It’s been a couple of years since we heard new tunes from Leah Flanagan, but the sweeping pop grandeur of her single ‘Everything’ still rings loudly – a full scale production with symphonic accompaniment that evokes the expanse of Rodriguez’s second LP. Interested to see what’s next from the Sydney songwriter.
Ylem messes around with glitch noises, vocal samples, beat trajectories and a range of other production elements to make four-four electronic music sound seriously strange. It’s somewhat unsettling, but only so far as it derails expectations and pushes you into unknown territory.
There’s a fawning, one-that-got-away quality to Noire’s melancholic dream pop. The Sydney band pack a host of latent emotions into their mid-tempo tunes, evoking thoughts of long drives to the centre of nowhere, presented with filmic elegance.
Kim Salmon’s latest LP, My Script, is said to be his first official solo album. He’s spearheaded a shit ton of records over the last 35 years, so whether that’s just a wily marketing descriptor is up for debate. Regardless, My Script finds Salmon surrounded by full band arrangements and in the mood to rock. He heads back to home turf, Perth, this weekend, and he never fails to deliver.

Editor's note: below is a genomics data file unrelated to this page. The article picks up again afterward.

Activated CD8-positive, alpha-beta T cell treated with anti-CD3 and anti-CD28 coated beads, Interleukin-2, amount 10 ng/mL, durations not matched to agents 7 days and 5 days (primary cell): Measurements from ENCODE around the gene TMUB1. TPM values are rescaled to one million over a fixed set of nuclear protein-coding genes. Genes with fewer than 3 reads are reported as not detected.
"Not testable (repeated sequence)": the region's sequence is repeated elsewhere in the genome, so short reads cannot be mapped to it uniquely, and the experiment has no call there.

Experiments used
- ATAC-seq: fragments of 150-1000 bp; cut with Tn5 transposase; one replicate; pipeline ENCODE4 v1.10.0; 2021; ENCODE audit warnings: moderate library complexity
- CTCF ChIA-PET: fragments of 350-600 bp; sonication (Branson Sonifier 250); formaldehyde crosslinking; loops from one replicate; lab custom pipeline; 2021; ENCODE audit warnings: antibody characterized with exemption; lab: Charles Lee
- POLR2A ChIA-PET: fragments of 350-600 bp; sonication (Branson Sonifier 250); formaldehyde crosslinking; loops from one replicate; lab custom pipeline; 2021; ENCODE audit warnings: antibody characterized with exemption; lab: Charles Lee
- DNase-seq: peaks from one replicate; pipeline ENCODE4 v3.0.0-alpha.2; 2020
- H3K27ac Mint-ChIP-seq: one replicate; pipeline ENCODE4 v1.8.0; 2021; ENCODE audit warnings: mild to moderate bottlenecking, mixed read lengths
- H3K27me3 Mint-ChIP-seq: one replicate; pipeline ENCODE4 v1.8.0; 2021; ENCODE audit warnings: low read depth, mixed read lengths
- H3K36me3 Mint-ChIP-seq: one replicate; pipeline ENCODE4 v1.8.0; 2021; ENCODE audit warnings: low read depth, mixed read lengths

THE CACTUS CHANNEL
Forget the Dap-Kings, The Cactus Channel know the way to the heart of funk and soul. The Melbourne collective make curvaceous groove music, with not a hair out of place, not a bead of sweat in sight.
Lucy Cliché makes dark, blocky techno that’s also curiously luminous. It’s like breaking into a mansion and observing the opulence through the flashlight on your phone, heart racing for fear of getting caught. It’s super melodic, and very danceable too.
Diafrix mightn’t need an introduction, but they’ve never blown up as much as feels appropriate. The Footscray duo’s soul and dancehall-infused hip hop stirs feelings of ebullience, while offering lyrical avowals of the all-conquering power of unity.
Brisbane fivesome Malo Zima must really, really like Radiohead. But unlike so many Radiohead rip offs, they manage to distil this love into something genuinely appealing.
Perth electronic musician Phil Stroud has dropped some hugely groovy house and Balearic beat productions in recent years. This weekend he’s expanding beyond the decks to be joined by a five-piece band. The rhythmic intensity is fated to be overwhelming.
Sunday April 24 – Howler – Melbourne, VIC
MAX SAVAGE AND THE FALSE IDOLS
Max Savage is hopping about the place in the support of his new LP, True Believers. For this one, he tried to shirk the Americana slant of his past work and embrace local dons like The Church, Go-Betweens and Paul Kelly. It’s less a continuation of classic Australian songwriting than it is a straight-up nostalgia fest, but there’s merit to be found nonetheless.